Brown also says he likes that Tanaka has stated that he wants to be in the Majors, and thinks that’s an important part of a transition to the North American game going well:
They have to want to be here. It’s just like an American player going to Japan, or an American manager going to Japan– it’s the same thing, you have to really want to be there, you have to want to be successful in a new country. You have to adapt to the new game of baseball here in the United States, and it’s the same way as an American going to Japan– you have to adapt to the way that the Japanese play the game of baseball there. So I think Tanaka’s obviously a premier pitcher in Japan, and I think that initially coming here he wants to test himself, as Kuroda did, as Yu, and Iwakuma. I think they’ve had conversations with one another about the opportunity to find out how good they are. I think just being in Japan and being dominant, I think at times– you could see it in Yu, and even Iwakuma, you know, almost a sense of boredom. And Kuroda was that way.
Kuroda was a little different because he was with a really small market club when he played for me in Hiroshima, and there wasn’t a lot of substance around him to score runs. Or the bullpen wasn’t as good as Kuroda– when he was only at 20% left of what had on that day, you’d still want to send him back out there because he was better than what you had in the bullpen. And they wore him out that way over there, until I got there, and then we started to realize, shorter rest and less back-end innings, where he’s facing that lineup for the fourth time, it was really beneficial. He ended up winning an ERA title, and I think that once Yu– you see Yu and Iwakuma– I think once Tanaka goes into that mindset of going into that game– all those guys, they have that mindset of, they get the ball and they want to finish the game, and sometimes that’s a rarity now in the States– a guy gives you six innings and is like, ‘I’m good, I’ve done my part today’– and none of those guys really felt that way when I had them in Japan. So that’s an asset, I think. That mindset is going to give him an edge.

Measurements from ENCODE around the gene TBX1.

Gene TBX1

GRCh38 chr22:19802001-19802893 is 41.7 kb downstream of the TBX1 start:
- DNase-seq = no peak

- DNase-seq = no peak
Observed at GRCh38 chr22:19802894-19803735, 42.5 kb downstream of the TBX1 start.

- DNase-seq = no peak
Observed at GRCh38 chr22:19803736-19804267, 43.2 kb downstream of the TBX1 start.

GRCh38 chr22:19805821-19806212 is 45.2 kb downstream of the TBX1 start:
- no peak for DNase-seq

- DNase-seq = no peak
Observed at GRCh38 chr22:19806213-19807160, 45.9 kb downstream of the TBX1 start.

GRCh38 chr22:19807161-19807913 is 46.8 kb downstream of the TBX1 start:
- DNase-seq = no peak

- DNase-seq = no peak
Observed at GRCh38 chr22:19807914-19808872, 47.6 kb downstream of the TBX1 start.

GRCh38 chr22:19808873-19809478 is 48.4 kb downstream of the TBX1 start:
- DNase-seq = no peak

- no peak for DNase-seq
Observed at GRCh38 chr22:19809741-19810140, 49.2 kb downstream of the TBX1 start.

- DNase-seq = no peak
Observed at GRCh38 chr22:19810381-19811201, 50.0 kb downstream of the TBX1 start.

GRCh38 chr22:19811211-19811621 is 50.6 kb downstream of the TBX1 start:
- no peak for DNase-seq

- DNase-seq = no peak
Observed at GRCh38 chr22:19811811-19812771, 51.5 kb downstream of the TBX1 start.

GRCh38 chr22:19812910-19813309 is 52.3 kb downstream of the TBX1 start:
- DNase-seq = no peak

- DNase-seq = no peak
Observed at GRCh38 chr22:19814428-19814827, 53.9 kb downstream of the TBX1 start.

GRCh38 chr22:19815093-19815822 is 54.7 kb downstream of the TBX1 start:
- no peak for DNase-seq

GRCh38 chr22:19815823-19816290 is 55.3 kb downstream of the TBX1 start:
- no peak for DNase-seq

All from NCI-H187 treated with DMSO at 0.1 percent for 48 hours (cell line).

So that’s pretty alright… right? Though, on the other hand, I’m kind of thinking bad, Marty! Run him down, man! Get some of these other teams off the scent!
Which isn’t to say that I think the Jays have a terribly realistic shot of actually landing Tanaka, especially with the new posting system setup to make the process more like what you’d see with any other free agent. But they sure should try their damnedest. And we all know why it’s not, technically, an impossible dream, either. (Especially if we all can remember to ignore everything we hear about the club being hurt by their supposed policy about limiting contracts to five years or less. Because that’s horseshit.)